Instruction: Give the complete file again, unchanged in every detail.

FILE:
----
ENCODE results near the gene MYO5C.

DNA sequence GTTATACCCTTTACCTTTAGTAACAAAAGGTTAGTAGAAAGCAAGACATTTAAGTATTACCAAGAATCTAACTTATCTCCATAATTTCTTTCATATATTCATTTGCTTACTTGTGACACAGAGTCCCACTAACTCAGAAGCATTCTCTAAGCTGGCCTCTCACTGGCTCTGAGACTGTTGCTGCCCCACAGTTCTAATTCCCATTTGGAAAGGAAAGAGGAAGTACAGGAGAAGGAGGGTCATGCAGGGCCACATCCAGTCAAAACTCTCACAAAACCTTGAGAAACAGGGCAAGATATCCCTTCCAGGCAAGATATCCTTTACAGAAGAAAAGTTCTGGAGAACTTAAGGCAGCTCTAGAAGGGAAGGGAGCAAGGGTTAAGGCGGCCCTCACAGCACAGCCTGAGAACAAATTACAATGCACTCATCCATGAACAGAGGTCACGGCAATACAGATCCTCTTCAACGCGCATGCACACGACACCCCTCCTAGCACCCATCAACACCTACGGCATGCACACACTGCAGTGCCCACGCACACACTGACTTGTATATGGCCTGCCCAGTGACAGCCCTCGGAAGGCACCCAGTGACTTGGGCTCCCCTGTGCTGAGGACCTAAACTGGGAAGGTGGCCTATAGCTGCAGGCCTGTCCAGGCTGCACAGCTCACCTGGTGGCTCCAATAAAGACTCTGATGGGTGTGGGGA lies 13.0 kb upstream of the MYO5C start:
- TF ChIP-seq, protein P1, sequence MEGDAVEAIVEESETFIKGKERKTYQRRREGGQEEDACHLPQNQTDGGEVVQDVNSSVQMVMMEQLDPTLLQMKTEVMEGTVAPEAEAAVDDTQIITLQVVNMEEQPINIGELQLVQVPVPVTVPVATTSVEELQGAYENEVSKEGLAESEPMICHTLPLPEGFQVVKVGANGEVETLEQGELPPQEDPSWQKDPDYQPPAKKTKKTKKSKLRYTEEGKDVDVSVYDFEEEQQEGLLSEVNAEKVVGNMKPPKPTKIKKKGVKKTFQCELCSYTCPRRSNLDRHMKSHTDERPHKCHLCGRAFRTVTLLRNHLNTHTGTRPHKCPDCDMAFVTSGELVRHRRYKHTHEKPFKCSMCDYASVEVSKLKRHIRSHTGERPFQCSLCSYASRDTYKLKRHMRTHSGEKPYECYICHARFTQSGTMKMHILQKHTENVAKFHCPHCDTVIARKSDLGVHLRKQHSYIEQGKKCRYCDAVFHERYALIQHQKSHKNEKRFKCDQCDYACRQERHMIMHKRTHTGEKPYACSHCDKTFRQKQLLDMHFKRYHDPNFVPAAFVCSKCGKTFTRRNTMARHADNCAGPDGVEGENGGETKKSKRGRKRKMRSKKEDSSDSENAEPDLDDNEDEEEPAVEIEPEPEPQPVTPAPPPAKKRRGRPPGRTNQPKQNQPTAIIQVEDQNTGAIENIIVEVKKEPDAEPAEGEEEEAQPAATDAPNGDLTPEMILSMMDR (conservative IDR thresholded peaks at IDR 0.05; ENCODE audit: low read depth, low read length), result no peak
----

ENCODE results near the gene MYO5C.

DNA sequence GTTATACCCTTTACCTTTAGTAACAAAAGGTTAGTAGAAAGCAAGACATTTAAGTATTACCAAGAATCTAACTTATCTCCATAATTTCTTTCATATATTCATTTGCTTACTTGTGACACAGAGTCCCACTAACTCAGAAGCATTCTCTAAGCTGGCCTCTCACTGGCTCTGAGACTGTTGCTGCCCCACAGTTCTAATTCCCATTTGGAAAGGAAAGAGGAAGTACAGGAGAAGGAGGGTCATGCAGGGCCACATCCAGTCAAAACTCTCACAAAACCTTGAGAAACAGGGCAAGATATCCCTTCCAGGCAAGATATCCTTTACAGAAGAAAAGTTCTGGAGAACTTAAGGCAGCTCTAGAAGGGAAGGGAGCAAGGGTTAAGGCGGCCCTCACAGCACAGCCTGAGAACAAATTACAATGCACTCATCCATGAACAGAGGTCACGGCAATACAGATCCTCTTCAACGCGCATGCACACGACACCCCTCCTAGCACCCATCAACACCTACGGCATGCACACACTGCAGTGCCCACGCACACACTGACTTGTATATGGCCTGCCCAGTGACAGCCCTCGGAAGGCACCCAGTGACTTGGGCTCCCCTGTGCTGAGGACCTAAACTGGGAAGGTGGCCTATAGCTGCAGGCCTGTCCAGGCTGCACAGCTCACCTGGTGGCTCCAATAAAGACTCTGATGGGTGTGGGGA lies 13.0 kb upstream of the MYO5C start:
- TF ChIP-seq, protein P1, sequence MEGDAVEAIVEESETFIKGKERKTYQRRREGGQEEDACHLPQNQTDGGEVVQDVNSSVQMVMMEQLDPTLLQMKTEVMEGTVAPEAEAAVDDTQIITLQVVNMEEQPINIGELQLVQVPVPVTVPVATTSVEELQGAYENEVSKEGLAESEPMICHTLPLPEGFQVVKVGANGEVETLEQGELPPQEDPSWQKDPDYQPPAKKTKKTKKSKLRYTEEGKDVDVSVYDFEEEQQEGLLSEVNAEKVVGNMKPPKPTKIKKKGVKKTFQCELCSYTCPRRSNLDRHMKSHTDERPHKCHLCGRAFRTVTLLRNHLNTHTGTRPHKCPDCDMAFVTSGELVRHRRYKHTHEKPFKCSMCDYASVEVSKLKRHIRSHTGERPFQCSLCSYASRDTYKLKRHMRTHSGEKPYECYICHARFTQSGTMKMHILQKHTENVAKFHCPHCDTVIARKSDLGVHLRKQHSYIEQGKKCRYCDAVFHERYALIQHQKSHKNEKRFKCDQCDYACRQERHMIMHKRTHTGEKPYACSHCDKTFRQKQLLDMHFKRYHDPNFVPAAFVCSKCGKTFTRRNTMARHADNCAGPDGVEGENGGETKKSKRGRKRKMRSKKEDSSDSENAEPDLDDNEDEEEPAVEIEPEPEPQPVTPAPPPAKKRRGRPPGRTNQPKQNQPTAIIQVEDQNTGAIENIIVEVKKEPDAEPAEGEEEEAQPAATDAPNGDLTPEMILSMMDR (conservative IDR thresholded peaks at IDR 0.05; ENCODE audit: low read depth, low read length), result no peak